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Cadillac BLS Wagon

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Like the Saab 9-3 Sportwagon but want something with an edgier appeal? You probably haven’t considered the Cadillac BLS Wagon but it’s built on the same underpinnings and, as such, is a solid choice. Forget about the usual Yank stereotypes – this one has been fast tracked right up to the Euro class best.

You could choose to see Cadillac’s BLS as a very smart piece of product development. Rather than plough enormous amounts of money into a model that, despite Cadillac’s boldest projections, will always be a niche player in European markets, the BLS could only be realised on the basis of shared costs. Hence the ‘Epsilon’ platform it shares with Vauxhall’s Signum and Saab’s 9-3. As long as the fundamentals are right, and there’s a decent amount of scope for each manufacturer to put their personal stamp on the cars, as is the case here, then the formula’s a winner. Especially in estate ‘Wagon’ guise.

The engineering underneath the car is tried and tested GM fare. That means that you’ll get a front-wheel-drive chassis with a choice of either 175bhp or 210bhp 2.0-litre four-cylinder turbo models or a 2.8-litre V6 turbo that punches out a hefty 255bhp. There’s even a 1.9-litre direct injection turbodiesel engine that’s good for 150bhp, a first for Cadillac. It’ll notch off the sprint to 60mph in just 9.3 seconds but the in-gear acceleration times that really indicate a diesel engine’s torque response have been slashed dramatically.

The 1.9-litre TiD’s powertrain includes the most advanced diesel particulate filter on the market, enabling Euro IV emissions compliance - an essential requirement for many company car drivers. Unlike other particulate traps, it is maintenance-free and self-cleaning, requiring no additives or periodic replacement. In order to clean the filter and to keep the exhaust flow as free as possible, these deposits are periodically burnt off by short pulses of over-fuelling. These briefly raise exhaust temperatures to the required level of 600º C. The process is automatically initiated when back pressure in the exhaust system reaches a certain level and is completely undetectable by the driver. The self-cleaning process takes place whenever necessary, irrespective of throttle load or engine temperature.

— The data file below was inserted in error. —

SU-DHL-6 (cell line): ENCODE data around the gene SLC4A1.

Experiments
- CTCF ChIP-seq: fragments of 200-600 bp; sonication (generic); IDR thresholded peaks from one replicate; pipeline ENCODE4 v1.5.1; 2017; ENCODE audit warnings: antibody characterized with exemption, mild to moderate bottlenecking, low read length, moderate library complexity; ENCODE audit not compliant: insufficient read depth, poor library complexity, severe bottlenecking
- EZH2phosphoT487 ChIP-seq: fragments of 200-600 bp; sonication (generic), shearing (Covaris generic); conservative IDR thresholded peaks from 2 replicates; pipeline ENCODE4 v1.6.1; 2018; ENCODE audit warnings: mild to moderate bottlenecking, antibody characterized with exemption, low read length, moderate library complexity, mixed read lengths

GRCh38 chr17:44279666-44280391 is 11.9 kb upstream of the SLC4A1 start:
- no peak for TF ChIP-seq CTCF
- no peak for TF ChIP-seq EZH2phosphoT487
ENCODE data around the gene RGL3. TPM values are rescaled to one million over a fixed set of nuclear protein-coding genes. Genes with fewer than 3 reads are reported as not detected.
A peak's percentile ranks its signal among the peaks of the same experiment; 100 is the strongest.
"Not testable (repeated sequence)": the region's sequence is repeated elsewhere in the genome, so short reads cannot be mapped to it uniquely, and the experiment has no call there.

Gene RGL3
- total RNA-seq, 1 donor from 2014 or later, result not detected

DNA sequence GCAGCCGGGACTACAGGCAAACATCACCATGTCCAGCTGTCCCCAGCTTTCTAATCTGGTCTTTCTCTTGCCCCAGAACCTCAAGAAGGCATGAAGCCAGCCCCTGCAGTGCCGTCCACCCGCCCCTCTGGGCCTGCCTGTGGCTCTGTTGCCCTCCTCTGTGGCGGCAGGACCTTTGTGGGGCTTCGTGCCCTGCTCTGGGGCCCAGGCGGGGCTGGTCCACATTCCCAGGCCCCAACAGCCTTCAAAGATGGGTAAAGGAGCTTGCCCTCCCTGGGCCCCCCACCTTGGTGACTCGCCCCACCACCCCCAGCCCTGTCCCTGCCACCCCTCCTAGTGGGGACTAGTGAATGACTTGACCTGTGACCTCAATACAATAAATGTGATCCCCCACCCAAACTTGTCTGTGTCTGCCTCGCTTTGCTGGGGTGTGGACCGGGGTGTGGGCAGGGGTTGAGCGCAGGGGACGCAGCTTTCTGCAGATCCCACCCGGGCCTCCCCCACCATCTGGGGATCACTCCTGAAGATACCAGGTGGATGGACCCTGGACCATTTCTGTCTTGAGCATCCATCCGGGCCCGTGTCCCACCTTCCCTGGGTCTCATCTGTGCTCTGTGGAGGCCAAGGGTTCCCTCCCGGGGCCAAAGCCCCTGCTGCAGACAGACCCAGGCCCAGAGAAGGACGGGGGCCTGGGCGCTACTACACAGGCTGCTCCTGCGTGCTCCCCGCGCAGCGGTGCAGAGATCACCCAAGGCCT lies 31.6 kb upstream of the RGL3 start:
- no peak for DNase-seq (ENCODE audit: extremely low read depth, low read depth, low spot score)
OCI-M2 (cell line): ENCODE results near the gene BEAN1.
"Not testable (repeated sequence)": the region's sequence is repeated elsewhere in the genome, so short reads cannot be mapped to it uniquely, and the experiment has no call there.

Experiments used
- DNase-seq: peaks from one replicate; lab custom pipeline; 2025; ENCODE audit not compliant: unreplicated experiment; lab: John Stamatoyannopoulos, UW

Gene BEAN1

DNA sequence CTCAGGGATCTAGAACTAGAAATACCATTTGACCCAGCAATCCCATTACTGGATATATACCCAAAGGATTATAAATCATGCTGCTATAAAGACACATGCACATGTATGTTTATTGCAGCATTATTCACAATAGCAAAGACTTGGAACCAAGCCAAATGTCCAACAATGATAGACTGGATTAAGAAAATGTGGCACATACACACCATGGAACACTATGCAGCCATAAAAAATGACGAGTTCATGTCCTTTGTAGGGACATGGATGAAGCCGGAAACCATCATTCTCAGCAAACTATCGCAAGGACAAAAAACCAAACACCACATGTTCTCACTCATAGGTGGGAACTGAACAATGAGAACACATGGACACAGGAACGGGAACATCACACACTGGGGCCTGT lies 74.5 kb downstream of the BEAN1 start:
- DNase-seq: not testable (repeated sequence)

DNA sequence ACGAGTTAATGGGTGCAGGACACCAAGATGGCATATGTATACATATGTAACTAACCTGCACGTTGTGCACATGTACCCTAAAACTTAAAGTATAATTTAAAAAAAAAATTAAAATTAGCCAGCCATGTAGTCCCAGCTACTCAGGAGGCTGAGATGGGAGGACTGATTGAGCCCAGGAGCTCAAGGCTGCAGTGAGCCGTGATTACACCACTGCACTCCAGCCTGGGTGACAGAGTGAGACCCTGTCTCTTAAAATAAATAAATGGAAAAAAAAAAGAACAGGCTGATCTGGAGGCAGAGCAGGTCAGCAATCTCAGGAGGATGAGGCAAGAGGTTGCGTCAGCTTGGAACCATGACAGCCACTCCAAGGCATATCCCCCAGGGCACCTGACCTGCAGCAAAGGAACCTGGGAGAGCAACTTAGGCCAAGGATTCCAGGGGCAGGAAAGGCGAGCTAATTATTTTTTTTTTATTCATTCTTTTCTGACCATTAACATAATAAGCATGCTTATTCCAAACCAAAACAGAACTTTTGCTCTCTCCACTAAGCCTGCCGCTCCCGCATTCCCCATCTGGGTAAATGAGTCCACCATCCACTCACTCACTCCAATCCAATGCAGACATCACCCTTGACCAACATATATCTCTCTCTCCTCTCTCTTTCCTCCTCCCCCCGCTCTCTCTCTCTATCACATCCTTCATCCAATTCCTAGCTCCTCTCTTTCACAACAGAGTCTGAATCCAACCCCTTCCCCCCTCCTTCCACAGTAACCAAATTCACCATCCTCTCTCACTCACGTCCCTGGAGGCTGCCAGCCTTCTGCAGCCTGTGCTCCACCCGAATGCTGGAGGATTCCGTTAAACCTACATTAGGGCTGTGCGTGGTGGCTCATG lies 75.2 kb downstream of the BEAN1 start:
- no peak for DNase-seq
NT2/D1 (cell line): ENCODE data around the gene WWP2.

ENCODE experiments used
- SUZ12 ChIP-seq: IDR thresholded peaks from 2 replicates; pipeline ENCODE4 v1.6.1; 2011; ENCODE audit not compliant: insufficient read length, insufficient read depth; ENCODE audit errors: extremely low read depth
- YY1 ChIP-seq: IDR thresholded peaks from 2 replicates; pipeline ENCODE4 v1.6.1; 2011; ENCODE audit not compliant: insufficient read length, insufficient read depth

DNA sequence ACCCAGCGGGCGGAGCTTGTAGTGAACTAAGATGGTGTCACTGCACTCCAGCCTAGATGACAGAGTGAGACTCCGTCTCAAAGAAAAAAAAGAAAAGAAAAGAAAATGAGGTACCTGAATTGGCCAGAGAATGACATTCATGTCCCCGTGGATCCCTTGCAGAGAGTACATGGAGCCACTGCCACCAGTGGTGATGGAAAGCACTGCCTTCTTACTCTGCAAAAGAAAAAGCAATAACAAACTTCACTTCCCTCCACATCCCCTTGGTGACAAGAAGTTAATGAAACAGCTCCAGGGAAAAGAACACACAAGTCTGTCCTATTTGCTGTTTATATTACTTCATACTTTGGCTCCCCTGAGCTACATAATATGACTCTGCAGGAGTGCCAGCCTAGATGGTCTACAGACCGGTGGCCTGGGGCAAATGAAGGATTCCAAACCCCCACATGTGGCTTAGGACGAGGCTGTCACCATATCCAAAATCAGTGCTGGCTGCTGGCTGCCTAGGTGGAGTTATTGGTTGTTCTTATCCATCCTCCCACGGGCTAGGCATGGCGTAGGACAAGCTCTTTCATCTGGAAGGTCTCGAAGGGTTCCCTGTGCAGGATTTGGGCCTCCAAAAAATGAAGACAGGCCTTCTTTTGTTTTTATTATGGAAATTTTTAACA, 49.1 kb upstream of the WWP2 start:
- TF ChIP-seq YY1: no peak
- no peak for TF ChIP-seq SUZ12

There’s a choice of three BLS Wagon variants. The standard trim level, ‘SE’, offers 16-inch alloy wheels, an engine immobiliser, front, side and curtain airbags, driver trip computer, a three-spoke leather steering wheel with audio control buttons, cruise control, air conditioning, front and rear electric windows, a seven-speaker audio system with CD player, and ‘Piano Black’ interior decor trim.

The intermediate trim level, ‘Luxury’, features additional standard equipment including Cadillac’s StabiliTrak electronic stability programme, wipers with rain sensors, an eight-way electrically adjustable driver’s seat, dual-zone climate control and 17-inch alloy wheels. Red walnut wood veneer trim enhances the interior decor.

The top of the Range ‘Sport Luxury’ trim level additionally offers 18-inch alloy wheels, sports suspension, xenon headlamps, and heated, electrically-adjustable leather front seats with memory function. The ‘Sports Luxury’ package will initially only be offered with the 255bhp 2.8-litre V6 petrol engine.

The Cadillac BLS shouldn’t be hugely expensive to run, especially if you opt for the turbodiesel variant which can average 48mpg and doesn’t do too badly on carbon dioxide emissions either. Naturally, if you go for the more powerful petrol engines, you’re going to run up bigger bills but the 2.0-litre turbo powerplants are very efficient.